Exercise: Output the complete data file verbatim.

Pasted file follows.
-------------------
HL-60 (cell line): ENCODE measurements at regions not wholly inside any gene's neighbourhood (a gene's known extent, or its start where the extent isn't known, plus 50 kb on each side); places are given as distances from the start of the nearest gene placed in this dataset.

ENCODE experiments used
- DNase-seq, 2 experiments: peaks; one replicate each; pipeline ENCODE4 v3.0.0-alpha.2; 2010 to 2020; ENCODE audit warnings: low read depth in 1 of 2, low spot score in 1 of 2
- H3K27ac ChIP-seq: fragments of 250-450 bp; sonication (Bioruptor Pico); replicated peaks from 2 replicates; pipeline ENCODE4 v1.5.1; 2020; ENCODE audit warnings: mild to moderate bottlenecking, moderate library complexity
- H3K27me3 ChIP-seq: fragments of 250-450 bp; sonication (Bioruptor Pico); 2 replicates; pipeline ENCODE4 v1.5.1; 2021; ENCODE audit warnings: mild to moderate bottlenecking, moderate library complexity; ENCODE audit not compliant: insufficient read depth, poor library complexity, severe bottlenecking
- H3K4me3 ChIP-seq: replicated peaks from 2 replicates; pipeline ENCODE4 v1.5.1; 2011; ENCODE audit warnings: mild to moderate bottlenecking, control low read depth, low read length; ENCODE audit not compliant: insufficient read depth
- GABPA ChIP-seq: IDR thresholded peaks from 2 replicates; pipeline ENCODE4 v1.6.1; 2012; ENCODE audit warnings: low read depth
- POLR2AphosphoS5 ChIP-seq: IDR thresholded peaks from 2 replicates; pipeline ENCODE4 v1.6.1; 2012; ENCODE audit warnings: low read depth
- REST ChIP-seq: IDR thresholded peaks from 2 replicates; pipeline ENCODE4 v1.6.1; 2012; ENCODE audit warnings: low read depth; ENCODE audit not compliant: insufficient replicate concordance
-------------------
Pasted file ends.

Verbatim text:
HL-60 (cell line): ENCODE measurements at regions not wholly inside any gene's neighbourhood (a gene's known extent, or its start where the extent isn't known, plus 50 kb on each side); places are given as distances from the start of the nearest gene placed in this dataset.

ENCODE experiments used
- DNase-seq, 2 experiments: peaks; one replicate each; pipeline ENCODE4 v3.0.0-alpha.2; 2010 to 2020; ENCODE audit warnings: low read depth in 1 of 2, low spot score in 1 of 2
- H3K27ac ChIP-seq: fragments of 250-450 bp; sonication (Bioruptor Pico); replicated peaks from 2 replicates; pipeline ENCODE4 v1.5.1; 2020; ENCODE audit warnings: mild to moderate bottlenecking, moderate library complexity
- H3K27me3 ChIP-seq: fragments of 250-450 bp; sonication (Bioruptor Pico); 2 replicates; pipeline ENCODE4 v1.5.1; 2021; ENCODE audit warnings: mild to moderate bottlenecking, moderate library complexity; ENCODE audit not compliant: insufficient read depth, poor library complexity, severe bottlenecking
- H3K4me3 ChIP-seq: replicated peaks from 2 replicates; pipeline ENCODE4 v1.5.1; 2011; ENCODE audit warnings: mild to moderate bottlenecking, control low read depth, low read length; ENCODE audit not compliant: insufficient read depth
- GABPA ChIP-seq: IDR thresholded peaks from 2 replicates; pipeline ENCODE4 v1.6.1; 2012; ENCODE audit warnings: low read depth
- POLR2AphosphoS5 ChIP-seq: IDR thresholded peaks from 2 replicates; pipeline ENCODE4 v1.6.1; 2012; ENCODE audit warnings: low read depth
- REST ChIP-seq: IDR thresholded peaks from 2 replicates; pipeline ENCODE4 v1.6.1; 2012; ENCODE audit warnings: low read depth; ENCODE audit not compliant: insufficient replicate concordance